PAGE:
2017 Overall winner

Amy Rimmer

Research engineer – autonomous vehicle control, Jaguar Land Rover

Fifteen years ago someone with Amy Rimmer’s maths skills would likely have been lured into banking. She did consider it. That she chose automotive instead is a testament to the industry’s new-found ability to attract the brightest talents to work on future technologies.

At just 29 years old, Rimmer is already a core part of the Jaguar Land Rover autonomous driving research team, so much so that one element of her job is to demonstrate to government ministers just how far the technology has come. That was just one reason the judges assessing the nominations for Autocar’s Great British Women Rising Stars chose Rimmer over so many other talented candidates. She and the eight rising star category winners will be honoured at a special event in Twickenham this week.

Rimmer freely admits cars weren’t really on her radar when growing up in Kings Lynn, Norfolk – “I’d be lying if I said was a big car fan,” she says – but she was often thinking how to update the technology on the succession of people carriers her parents ferried her and her three siblings around in. She thought she’d invented automatic wipers before her dad pointed out the technology was already available in posher cars. “I often looked at technology and thought ‘wouldn’t it be cool if...?’ Most budding engineers think like that,” she says.

Rimmer’s natural talent for maths resulted in her being accepted on the mechanical engineering course at Cambridge University. She thought she could still go into banking afterwards, but banished that idea when she fell in love with engineering. Her interest lies in control. “Essentially it means writing software that controls something to do something,” she explains. “Doing that in context of a car is obviously very rewarding because you immediately get to see it doing it.”

She completed an internship with McLaren’s F1 team in 2009, working in vehicle dynamics and, specifically, stability. She’d model the car on a computer and work out how stable the car would feel on the limit, and thus how confidently the driver could push it. “When you’re at school a lot of people feel there’s no point to maths, but there are many cool applications from which you can tell so much about the world,” she says.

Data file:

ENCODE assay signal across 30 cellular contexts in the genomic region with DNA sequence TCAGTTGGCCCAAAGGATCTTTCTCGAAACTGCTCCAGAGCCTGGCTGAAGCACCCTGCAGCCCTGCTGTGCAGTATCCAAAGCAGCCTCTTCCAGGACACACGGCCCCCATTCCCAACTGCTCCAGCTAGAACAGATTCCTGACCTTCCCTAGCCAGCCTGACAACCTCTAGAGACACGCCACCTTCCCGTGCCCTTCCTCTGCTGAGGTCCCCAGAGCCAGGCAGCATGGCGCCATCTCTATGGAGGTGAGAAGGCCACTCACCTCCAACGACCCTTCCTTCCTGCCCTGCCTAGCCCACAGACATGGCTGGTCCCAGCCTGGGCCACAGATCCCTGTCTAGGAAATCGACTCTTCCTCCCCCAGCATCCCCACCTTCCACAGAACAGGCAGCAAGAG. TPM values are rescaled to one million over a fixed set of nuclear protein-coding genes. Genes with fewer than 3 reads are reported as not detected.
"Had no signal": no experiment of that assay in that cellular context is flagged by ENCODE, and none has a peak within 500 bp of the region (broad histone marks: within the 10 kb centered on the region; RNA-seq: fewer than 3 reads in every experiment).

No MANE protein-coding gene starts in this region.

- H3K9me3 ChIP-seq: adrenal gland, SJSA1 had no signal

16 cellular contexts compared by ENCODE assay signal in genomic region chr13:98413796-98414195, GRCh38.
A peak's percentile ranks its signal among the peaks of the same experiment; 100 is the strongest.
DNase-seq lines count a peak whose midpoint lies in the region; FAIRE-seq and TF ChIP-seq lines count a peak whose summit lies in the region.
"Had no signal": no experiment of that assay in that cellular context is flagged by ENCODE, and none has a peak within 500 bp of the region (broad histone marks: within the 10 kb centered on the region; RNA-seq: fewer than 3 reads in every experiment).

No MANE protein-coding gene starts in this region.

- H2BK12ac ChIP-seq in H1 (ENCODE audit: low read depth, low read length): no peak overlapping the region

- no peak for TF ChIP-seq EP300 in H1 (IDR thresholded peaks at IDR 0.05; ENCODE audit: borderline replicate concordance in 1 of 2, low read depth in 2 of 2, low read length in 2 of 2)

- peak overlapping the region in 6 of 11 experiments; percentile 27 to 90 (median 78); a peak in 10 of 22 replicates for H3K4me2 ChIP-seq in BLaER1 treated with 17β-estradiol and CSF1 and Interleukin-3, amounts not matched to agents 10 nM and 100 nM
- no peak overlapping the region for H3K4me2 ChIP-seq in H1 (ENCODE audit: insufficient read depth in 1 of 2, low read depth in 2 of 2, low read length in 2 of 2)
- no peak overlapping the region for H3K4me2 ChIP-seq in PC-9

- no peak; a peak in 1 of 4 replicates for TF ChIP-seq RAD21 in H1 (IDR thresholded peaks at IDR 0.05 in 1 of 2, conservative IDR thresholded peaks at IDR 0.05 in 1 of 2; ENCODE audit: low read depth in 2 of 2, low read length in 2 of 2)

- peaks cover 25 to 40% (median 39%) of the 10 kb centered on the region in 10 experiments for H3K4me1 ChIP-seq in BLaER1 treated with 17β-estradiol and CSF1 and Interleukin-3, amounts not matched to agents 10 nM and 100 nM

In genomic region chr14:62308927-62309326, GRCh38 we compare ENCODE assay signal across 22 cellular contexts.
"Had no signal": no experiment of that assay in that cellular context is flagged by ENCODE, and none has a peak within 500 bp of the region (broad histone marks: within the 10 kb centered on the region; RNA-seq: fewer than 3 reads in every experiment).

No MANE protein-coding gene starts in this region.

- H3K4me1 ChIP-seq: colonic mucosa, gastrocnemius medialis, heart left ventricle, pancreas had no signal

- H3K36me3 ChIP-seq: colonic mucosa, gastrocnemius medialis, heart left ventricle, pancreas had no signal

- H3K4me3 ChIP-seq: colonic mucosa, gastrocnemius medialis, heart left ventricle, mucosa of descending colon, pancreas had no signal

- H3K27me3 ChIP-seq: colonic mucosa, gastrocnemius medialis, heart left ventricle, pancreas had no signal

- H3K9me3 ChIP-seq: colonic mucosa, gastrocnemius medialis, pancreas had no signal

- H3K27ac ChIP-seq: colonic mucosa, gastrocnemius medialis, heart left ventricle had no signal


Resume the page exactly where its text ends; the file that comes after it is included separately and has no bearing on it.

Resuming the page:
After graduating, she applied for jobs with F1 teams, but with no success, so she went to work for aerospace specialist Rolls-Royce instead. There she heard about a PhD opportunity working with Volvo Trucks, designing an algorithm to allow lorries with more than one trailer to reverse autonomously. This wasn’t just simulation – she programmed trucks with up to three trailers to reverse.

With her doctorate under her belt and new-found confidence that she’d found the right career, she chose the one auto maker that centers its global research in the UK: JLR. She joined in 2015 as part of the 20-strong team (including four women) based within Warwick University that leads JLR’s research. The team is part of the government-backed UK Autodrive program, designed to help the UK become a global hub for research and development of automated vehicles.

Rimmer works on what’s called Level 4 autonomous technology, where the car drives itself within a restricted area. Last year she demonstrated a Range Rover capable of self-driving on a motorway to both government officials and the press (getting herself pictured in both the Sun and Daily Mail). This week she will demonstrate the next phase: autonomous driving in an urban situation.

She loves that she needs to get out and test: “In the area of autonomous technology it’s very difficult to sit at a desk and write down what you want a car feature to do. It’s really beneficial to experience it and say, ‘it needs to be like this’.” JLR’s plan is to produce an intelligent autonomous vehicle within 10 years and Rimmer reckons the company’s as far ahead as any rival: “A lot of people have done a lot of demonstrations, but you haven’t really done autonomony until you productionise autonomous technology on a car.”

She’s now glad of those F1 knockbacks earlier in her career: “F1 is still a pinnacle of technology, but every year they reduce how much assistance you can give the drivers, so it’s almost going in the opposite direction to the main car industry, which is increasing the amount of assistance. I’m really only interested in the autonomous side of it.”

Her goal is to become a globally recognised expert on the subject. She’s aware that many JLR customers will look to autonomous technology to enhance their driving, rather than replace it. But for her the fun is working out how to transfer control to the computer: “It’s lovely to be driving around in a Range Rover Sport, but my sole interest is how I can make this Range Rover Sport do this thing autonomously?”